College sets speed limit, improves crosswalk near Tyler in response to student concerns

Max Billick

The College set the speed limit on the driveway to Tyler to 7 miles per hour. (Josh Kirshner/The Williams Record)

The College will upgrade crosswalk infrastructure on Park Street near Tyler House and Tyler Annex and has set the speed limit to 7 miles per hour on the driveway leading to Tyler in response to student concerns about speeding cars and poor visibility on Park Street and the driveway.

Tyler Annex’s recent conversion to first-year housing has underscored safety hazards and drawn attention to residents’ needs. Lamia Haque ’25, the Housing Coordinator for nearby Tyler House, said that “there have been a lot more people walking back and forth [on the driveway], because … first-years tend to leave their dorms more often than upperclassmen,” lending greater urgency to safety concerns. According to Josh Kirschner ’24, who is a Junior Advisor (JA) to the Tyler Annex entry, “[the conversion] gave the College the opportunity to assess what is and is not working for the dorm.” Kirschner added that he and his fellow JAs have been discussing how to make the building “more amenable to live in” with the College since the beginning of this year. 

Originally, the JAs sought prioritization for snow plowing in the winter. “It’s a slippery hill, and it’s not that well-lit, [so there were] concerns about slipping and falling,” Kirschner said. However, other safety concerns arose with the start of the year, namely that cars on the driveway and on Park Street were moving at dangerously high speeds.

Unlike many pedestrian crossings elsewhere on campus, the crosswalk across Park Street leading to Tyler House and Annex lacks Rectangular Rapid-Flashing Beacons — devices that flash lights at crosswalks at the push of a button to help drivers see pedestrians.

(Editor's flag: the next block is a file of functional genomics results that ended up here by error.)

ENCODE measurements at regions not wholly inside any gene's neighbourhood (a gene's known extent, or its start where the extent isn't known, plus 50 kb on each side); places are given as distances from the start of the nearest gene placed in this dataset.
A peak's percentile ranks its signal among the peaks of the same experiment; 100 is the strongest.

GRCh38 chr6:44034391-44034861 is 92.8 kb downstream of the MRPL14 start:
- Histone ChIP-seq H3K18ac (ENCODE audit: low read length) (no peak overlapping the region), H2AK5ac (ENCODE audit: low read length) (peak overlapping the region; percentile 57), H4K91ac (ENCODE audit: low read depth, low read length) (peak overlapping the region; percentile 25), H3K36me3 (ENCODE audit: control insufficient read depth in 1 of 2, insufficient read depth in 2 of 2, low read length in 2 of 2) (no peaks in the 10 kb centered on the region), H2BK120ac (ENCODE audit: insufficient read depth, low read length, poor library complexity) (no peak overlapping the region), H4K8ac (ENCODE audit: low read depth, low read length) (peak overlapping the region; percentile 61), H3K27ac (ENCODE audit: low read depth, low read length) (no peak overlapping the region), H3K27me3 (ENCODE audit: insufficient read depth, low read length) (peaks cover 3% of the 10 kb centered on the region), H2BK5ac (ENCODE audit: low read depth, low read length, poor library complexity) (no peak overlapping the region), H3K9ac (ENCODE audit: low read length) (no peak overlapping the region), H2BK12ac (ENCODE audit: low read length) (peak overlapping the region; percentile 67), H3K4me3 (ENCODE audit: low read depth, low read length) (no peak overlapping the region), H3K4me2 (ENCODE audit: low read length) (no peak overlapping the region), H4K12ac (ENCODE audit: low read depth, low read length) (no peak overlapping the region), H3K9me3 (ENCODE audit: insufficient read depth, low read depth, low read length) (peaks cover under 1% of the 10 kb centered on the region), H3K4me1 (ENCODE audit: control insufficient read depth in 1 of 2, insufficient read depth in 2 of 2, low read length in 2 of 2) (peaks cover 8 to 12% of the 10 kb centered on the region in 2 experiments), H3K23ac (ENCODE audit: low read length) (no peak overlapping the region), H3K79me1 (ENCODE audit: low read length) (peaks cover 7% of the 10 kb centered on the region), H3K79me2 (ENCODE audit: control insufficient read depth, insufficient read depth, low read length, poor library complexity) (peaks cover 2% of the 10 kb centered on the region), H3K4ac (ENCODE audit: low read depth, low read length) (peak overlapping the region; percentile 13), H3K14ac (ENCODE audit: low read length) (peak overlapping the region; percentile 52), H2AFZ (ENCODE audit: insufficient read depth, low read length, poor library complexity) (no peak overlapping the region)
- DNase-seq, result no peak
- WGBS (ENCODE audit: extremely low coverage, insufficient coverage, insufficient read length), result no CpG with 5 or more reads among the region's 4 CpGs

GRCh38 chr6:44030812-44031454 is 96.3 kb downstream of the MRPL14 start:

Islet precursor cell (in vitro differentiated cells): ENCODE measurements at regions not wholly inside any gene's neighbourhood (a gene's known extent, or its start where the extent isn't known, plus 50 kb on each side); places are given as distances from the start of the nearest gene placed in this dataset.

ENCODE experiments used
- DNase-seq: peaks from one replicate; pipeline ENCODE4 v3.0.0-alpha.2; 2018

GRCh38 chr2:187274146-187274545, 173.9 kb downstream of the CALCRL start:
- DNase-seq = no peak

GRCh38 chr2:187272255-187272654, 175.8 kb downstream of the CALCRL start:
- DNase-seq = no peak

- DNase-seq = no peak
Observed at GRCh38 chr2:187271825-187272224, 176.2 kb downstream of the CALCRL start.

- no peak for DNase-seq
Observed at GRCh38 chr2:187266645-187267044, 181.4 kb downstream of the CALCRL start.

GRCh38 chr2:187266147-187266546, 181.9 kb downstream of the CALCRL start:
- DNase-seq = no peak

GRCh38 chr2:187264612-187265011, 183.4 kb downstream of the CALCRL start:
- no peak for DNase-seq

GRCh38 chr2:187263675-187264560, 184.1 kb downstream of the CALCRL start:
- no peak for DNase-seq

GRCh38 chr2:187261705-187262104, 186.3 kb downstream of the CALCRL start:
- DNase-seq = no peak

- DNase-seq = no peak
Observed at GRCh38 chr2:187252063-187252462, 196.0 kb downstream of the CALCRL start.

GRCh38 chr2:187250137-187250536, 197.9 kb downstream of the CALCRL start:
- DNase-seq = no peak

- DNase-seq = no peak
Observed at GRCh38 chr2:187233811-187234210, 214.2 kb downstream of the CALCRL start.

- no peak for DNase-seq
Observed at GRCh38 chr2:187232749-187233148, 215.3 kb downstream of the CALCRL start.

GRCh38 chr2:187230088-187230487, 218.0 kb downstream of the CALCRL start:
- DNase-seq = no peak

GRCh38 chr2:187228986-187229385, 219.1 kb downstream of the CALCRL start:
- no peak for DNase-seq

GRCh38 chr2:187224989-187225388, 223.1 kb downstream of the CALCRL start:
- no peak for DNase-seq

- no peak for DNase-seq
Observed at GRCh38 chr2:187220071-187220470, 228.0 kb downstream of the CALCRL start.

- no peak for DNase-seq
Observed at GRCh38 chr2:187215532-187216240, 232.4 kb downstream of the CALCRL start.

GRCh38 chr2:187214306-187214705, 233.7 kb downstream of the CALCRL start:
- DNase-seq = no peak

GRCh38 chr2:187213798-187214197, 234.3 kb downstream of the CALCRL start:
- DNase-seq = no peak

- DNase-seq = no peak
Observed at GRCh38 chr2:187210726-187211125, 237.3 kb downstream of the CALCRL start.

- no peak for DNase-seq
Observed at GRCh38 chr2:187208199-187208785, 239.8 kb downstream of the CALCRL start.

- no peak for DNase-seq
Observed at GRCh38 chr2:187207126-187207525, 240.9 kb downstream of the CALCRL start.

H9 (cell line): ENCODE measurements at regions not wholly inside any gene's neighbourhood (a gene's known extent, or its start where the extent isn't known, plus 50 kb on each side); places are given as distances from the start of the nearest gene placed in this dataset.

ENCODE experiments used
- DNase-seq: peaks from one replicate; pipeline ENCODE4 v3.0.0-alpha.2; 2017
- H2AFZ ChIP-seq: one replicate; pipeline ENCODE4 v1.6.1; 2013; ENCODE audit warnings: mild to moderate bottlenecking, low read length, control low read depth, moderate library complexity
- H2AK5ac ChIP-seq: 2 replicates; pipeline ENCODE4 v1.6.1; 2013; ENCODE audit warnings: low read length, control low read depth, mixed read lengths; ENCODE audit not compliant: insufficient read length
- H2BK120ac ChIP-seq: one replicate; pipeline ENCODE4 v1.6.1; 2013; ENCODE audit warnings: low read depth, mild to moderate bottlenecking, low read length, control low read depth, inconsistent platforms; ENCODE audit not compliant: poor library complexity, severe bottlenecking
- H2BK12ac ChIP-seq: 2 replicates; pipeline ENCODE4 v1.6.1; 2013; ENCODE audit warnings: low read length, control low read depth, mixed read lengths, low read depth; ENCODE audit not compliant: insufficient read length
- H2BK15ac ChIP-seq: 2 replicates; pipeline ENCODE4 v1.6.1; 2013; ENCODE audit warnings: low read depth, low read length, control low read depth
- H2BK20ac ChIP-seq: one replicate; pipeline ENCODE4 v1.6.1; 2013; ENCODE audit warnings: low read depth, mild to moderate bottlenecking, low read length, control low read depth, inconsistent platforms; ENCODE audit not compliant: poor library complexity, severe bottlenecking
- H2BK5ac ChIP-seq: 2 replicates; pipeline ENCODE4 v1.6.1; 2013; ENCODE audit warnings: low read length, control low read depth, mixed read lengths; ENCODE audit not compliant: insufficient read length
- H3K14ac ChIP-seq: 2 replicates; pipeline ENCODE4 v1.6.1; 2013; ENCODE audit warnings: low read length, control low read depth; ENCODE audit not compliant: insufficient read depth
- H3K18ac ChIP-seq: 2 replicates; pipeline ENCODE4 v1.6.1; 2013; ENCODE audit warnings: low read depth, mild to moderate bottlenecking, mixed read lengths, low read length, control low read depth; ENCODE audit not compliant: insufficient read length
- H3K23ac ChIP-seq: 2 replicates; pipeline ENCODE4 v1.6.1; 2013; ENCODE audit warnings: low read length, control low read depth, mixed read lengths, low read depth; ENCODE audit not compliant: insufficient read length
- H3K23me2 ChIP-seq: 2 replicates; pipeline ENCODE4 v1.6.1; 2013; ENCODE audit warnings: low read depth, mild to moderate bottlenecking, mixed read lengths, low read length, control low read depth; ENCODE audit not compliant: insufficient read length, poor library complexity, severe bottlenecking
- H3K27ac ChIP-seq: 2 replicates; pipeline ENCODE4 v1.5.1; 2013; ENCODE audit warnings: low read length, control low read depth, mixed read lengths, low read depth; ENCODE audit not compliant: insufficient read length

For first-years and JAs who live in Tyler Annex, the lack of signage raises safety concerns. Kirschner said that cars move a bit faster on the northern part of Park Street than they do closer to the center of campus. “We had frosh expressing concerns that, at night … cars don’t see them,” he said. Leo Margolies ’26, a first-year living in Tyler Annex, echoed Kirschner’s sentiment and said that crossing Park Street at night without safety precautions feels hazardous, especially given that Tyler Annex is far from the center of campus. “By the time drivers have gotten [there], they might not know that students are crossing,” he said.

Vice President for Finance and Operations Mike Wagner said the College will build an improved crosswalk from Tyler House and Annex which will be “like the one on Park Street” near Paresky. “It’ll have a crosswalk and blinking lights,” he said, “but [the signs] won’t need to be wired into the electric grid” like those on Route 2. In an email to the Record, Wagner wrote that, since the crosswalk to Tyler lies on College property, the College did not have to seek formal Town planning approval for the improved signs, which will be constructed in the next six weeks, and is bearing the project’s cost itself. While the flashing signs on Route 2 were installed by the Town and funded largely from a federal grant, the ones on Park Street behind Paresky Center were also built by the College.

Wagner wrote that Facilities will also check the 22 “high/low” lights, which automatically brighten when a pedestrian approaches, on the driveway and parking lot to make sure that they are functioning correctly. 

Worries about pedestrian safety, however, were not limited to Park Street. Kirschner said that first-years also expressed concerns about cars speeding down Tyler driveway. “The bend in the [driveway] is narrow, and you can’t see around it, so slowing the cars down felt … safe,” he said. 

“People do speed,” Haque said. “I have sometimes been a bit afraid of drivers … not seeing someone.”

To address these concerns, the College has set a speed limit at 7 miles per hour on the driveway to Tyler House and Annex and installed signage indicating the new maximum. Previously, there had not been a formal speed limit posted on the driveway. With the speed limit, “it should be much easier to see people when going down the hill,” Haque said.